This woman has presented with fever and acute right-sided flank pain; acute pyelonephritis (APN) is a key differential here, and should always be ruled out first. Other potential etiologies to keep in mind include renal infarction, as well as referred pain from cholecystitis, pancreatitis, or mesenteric ischemia. Note also that while APN is often accompanied by lower urinary tract symptoms (LUTS) such as frequency, urgency, or dysuria, their absence does not exclude this diagnosis. Subsequently, examination reveals right-sided costovertebral angle tenderness; in the current clinical context, this favors APN, although it is not pathognomonic for the condition. Urinalysis and urine cultures are an essential next step; the former reveals marked pyuria, minimal hematuria, leukocyte casts and a positive leukocyte esterase test. Considered as a whole, these further suggest at an infection of the upper urinary tract, although positive cultures are necessary for confirmation. Note that most current guidelines do not recommend routine imaging studies in otherwise healthy women with APN. However, they may be considered down the line if her symptoms persist or worsen. APN is a medical emergency; traditionally, these patients have been hospitalized and treated with intravenous (IV) broad-spectrum antibiotics (for example, fluoroquinolones). However, patients with uncomplicated APN are now increasingly treated on an outpatient basis, with oral antibiotic therapy; this proves successful in the overwhelming majority of cases. Note that there is no particular justification for a urology referral right now. Neither is there any particular clinical value in prescribing ACE inhibitors.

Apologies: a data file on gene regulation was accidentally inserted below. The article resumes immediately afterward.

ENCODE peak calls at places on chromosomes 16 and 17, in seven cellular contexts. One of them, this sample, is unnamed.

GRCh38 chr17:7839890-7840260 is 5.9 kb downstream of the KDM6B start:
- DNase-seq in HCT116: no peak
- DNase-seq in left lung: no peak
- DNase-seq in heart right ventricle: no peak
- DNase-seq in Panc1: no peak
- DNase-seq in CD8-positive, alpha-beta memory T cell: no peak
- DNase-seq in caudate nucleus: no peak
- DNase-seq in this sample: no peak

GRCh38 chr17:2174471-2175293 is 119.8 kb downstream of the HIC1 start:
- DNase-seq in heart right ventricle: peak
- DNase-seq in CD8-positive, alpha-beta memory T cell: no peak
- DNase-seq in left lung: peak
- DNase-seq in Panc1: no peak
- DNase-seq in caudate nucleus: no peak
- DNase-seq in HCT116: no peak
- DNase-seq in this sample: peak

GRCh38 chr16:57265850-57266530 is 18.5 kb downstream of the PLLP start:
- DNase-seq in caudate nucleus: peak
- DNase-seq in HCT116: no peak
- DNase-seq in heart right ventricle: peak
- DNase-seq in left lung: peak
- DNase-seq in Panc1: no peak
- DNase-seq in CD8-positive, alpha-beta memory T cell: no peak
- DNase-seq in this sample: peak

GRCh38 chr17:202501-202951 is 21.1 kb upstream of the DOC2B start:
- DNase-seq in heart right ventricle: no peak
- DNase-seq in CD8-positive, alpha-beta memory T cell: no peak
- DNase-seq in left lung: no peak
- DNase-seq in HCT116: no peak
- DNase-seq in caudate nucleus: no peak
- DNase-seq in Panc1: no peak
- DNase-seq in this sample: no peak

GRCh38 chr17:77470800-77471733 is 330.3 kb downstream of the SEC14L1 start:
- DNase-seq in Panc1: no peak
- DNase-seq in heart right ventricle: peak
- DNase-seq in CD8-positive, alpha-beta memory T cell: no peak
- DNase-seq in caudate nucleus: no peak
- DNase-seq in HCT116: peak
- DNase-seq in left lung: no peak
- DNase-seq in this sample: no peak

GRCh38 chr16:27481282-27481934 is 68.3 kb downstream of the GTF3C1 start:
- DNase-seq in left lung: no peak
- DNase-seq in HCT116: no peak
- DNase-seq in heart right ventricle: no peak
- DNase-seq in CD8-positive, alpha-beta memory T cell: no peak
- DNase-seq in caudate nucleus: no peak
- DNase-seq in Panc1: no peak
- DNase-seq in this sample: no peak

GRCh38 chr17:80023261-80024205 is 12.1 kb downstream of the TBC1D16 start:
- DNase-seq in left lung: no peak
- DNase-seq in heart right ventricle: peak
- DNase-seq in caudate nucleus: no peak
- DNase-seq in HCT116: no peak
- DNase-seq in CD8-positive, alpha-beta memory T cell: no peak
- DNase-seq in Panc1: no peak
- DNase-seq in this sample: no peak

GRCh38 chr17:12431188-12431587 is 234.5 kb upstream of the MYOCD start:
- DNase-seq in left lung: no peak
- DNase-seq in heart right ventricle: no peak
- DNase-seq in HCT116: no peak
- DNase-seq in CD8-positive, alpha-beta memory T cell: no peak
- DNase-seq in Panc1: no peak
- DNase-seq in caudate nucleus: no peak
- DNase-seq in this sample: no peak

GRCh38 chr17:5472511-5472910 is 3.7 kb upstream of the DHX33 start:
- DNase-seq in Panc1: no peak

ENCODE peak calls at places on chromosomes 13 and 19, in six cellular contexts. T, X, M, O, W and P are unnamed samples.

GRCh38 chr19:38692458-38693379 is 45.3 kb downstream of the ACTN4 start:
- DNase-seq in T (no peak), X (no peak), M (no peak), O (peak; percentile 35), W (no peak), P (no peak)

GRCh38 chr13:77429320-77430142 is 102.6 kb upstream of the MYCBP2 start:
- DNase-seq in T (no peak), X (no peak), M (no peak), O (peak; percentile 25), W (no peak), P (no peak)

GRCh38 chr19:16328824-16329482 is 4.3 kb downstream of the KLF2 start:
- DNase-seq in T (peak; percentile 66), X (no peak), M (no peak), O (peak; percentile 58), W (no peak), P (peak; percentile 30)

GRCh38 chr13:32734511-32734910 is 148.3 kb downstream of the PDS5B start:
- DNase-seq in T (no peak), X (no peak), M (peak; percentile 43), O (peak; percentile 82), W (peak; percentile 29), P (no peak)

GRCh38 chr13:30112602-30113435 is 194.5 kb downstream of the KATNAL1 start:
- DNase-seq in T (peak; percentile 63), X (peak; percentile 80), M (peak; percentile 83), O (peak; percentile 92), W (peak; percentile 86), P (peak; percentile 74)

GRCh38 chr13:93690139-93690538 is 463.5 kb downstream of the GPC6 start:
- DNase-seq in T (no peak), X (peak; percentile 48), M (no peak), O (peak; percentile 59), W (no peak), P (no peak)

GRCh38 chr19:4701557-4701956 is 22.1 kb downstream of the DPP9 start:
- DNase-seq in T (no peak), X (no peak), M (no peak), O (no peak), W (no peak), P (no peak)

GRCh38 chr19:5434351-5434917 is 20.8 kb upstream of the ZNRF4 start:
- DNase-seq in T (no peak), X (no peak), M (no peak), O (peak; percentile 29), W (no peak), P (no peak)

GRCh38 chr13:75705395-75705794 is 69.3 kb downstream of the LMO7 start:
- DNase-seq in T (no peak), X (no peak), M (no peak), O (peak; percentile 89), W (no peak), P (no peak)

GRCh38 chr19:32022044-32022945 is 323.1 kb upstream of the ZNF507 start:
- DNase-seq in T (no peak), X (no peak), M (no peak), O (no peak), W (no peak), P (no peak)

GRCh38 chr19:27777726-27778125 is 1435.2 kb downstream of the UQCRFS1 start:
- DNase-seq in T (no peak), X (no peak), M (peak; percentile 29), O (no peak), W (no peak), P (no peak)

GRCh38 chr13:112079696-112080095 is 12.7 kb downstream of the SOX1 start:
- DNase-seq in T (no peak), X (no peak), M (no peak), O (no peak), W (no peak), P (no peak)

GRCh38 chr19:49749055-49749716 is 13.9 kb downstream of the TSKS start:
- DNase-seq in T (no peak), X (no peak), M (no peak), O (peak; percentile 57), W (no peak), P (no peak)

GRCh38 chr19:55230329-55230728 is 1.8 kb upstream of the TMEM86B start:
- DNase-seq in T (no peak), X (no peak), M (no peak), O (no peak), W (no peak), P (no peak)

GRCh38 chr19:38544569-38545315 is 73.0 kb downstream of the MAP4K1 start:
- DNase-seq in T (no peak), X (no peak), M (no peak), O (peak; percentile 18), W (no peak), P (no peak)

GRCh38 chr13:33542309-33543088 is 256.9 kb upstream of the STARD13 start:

Acute pyelonephritis (APN) is an infection of the renal parenchyma and renal pelvis; it is usually the result of bacterial ascent from the bladder to the kidneys via the ureters, but may occur via hematogenous spread in the chronically ill and individuals on immunosuppressants. Women between 15 to 29 years of age are at the greatest risk, followed by infants and the elderly; the high incidence of APN in young women is thought to be due to sexual intercourse, contraceptive use, and pregnancy. The condition also occurs in approximately 1 to 2% of pregnant women. In men, prostatitis and prostatic hypertrophy causing urinary stasis contribute to bacteriuria, which can cause APN; this is more common in older males. E.coli accounts for over 80% of all cases. Other key uropathogens include Enterobacteriaceae, P. aeruginosa, Enterococci, group B Streptococci, and other aerobic gram-negative bacteria. The diagnosis is usually made clinically. Typical symptoms include fever, nausea, vomiting, and flank pain accompanied by lower urinary tract symptoms (frequency, urgency, and dysuria). These may be mild, or severe and treatment-recalcitrant, especially if an obstruction is present. Flank pain is found in almost all cases and is very specific; its absence can usually safely direct the physician's attention to other conditions. Tenderness can be elicited by palpating the costovertebral angle. Fever is also characteristic, especially when higher than 38.0°C (100.4°F). However, it may be absent in elderly, the immunocompromised, or in early presentations. The diagnosis is confirmed by urinalysis and urine culture, with midstream clean-catch technique being the most frequently used method to retrieve the specimen. The leukocyte esterase and nitrite tests should be performed to detect pyuria, which is present in nearly all patients; it is also important to observe for the presence of white cell casts. Note that the Infectious Diseases Society of America (IDSA) defines pyelonephritis as a urine culture showing at least 10,000 colony-forming units (CFU) per milliliter, with corresponding clinical symptoms; this is sufficient to establish the diagnosis. However, in specific groups (such as men and pregnant women) counts between 1,000 to 9,999 CFU per milliliter may be diagnostic, assuming that a compatible clinical presentation is also present. Blood cultures are not routinely recommended, as they do not change the outcome or management. They are only indicated in the presence of diagnostic uncertainty, immunosuppression, or a suspected hematogenous source of infection. Imaging is usually not essential, except in a few selected cases; these include a poor response after three days of therapy, recurrent infection, diagnostic uncertainty, or a high probability of calculi, obstruction, abscesses, or congenital anomalies. Persons who are immunosuppressed or immunocompromised should also receive imaging, as they are at a higher risk of developing complications. CT with contrast is considered the first choice for non-pregnant women; magnetic resonance imaging (MRI) can also be used, but appears to hold no diagnostic advantage except for the avoidance of contrast in patients at risk of contrast nephropathy. Traditionally, patients with APN have been hospitalized and administered IV antibiotics. Recently though, there has been a shift to using oral therapy in outpatient settings; this has proven to be successful in more than 90% of uncomplicated cases. Note that not all patients can be treated on an outpatient basis; those with more severe presentations, or who do not respond to therapy should be admitted. Frailty, inadequate access to follow-up, and poor social support are considered relative indications for hospitalization. The IDSA recommends oral fluoroquinolones as the first line of therapy for uncomplicated APN, as the resistance of uropathogens against this class of antimicrobials is low. Pregnant women, however, should be treated with parenteral second- or third-generation cephalosporins instead. Other effective agents include oral amoxicillin-clavulanate, cephalosporins, and trimethoprim-sulfamethoxazole (Co-trimoxazole). Should the patient be hospitalized, IV antimicrobials are recommended as the initial line of management. Oral administration may be commenced once the patient's condition has improved. Clinical improvement should be apparent within the first 48 to 72 hours of starting treatment, in the absence of which additional testing is indicated. The two most common causes of treatment failure are resistant organisms and nephrolithiasis. If antibiotic therapy is administered appropriately, the prognosis of APN is good, especially in immunocompetent women with no underlying illnesses. Key complications of the condition include intrarenal and perinephric abscess formation, as well as urinary obstruction, bacteremia, and chronic renal scarring, which can impair renal function.